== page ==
Here’s how I work on Entwined! My process has changed quite a bit lately, but here’s my initial routine. My collaborator Mike Cooper sent me 32 pages of rough layouts and a script with scene descriptions. I first add reference images and perspective guides as necessary, then go over his lines to tighten details.
I print out the digital linework as a faint blue line layer on Strathmore Bristol board, building tone and volume with ink wash. Then I scan and recompose this page back into photoshop, and align it with the digital draft. From there it’s all digital, adding extra bits and flipping compositions (like panel three).
Drafting and Redrafting
I’ve started working more in ‘digital paint mode’ lately, which has changed my process quite a bit. That’s the way it goes with these things. There’s no strict deadline, luckily, and I have the luxury of experimentation and tooling around, hopefully resulting in a stronger end product. Take the following panels. Mike’s idea was to introduce our dear protagonists here in a Frank Quitely-esque 1 point perspective explosion of action. The ‘camera’ pulls back in panel 2, with a closeup in panel 3 to get a good mug shot.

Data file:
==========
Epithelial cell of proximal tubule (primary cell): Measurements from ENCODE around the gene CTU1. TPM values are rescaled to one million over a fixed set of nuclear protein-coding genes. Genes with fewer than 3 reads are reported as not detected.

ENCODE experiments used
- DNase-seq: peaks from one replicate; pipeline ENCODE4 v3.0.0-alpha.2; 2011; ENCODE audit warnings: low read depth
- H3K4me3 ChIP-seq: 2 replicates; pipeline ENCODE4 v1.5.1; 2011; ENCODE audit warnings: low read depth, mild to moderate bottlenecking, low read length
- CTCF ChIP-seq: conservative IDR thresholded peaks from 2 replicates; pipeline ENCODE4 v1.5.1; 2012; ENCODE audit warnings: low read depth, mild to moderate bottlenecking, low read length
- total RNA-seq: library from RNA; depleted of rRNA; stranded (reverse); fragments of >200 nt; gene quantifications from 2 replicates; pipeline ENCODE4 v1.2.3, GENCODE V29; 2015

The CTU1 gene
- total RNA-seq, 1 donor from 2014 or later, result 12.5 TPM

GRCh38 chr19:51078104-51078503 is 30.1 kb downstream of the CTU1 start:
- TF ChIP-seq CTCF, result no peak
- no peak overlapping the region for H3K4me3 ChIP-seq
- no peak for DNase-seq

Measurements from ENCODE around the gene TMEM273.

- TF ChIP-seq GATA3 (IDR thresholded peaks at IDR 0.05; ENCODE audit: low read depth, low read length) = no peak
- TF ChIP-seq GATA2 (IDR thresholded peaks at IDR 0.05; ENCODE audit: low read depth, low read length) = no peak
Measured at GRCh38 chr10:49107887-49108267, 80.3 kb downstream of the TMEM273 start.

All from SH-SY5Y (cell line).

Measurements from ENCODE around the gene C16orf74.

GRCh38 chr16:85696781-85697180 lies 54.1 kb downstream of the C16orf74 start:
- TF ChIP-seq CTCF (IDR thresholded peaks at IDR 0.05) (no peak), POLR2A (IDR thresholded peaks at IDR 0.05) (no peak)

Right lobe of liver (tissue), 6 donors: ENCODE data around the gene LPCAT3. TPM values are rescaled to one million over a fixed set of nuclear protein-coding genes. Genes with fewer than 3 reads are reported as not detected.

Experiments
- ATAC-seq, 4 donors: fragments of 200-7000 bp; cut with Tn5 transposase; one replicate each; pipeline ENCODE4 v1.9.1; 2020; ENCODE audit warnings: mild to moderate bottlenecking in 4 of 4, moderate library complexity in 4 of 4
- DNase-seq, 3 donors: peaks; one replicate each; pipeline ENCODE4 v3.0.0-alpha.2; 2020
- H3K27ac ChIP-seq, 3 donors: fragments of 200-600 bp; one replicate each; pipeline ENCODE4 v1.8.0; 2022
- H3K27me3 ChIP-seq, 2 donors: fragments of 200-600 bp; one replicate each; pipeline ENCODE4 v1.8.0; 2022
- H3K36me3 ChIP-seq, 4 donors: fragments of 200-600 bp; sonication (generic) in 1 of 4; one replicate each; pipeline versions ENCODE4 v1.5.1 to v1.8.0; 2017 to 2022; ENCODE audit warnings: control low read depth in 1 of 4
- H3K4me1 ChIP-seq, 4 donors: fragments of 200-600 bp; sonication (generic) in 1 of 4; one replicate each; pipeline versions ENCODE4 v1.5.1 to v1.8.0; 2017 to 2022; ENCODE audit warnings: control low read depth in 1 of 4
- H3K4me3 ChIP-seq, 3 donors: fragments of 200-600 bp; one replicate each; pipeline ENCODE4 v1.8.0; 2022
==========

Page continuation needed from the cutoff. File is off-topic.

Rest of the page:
Although it seems inefficient, this way of working is necessary here. I’m still figuring out how this should all look in the end, so it doesn’t make sense to finish page one and move to page two, and so on. I make changes as I resolve costumes and locations, and also for storytelling purposes. Its a general all over massaging, rather than an assembly line. For example, I decided to redraft panel one and two so I can better establish scene and location. This is a more recent redraft and shows how I’m working these days, thinking in value and shape first.
And I keep drafting from there. Crowd scenes are tough! It’s about getting the right mix of detail and depth, working out perspective, and leading the eye to the important bits.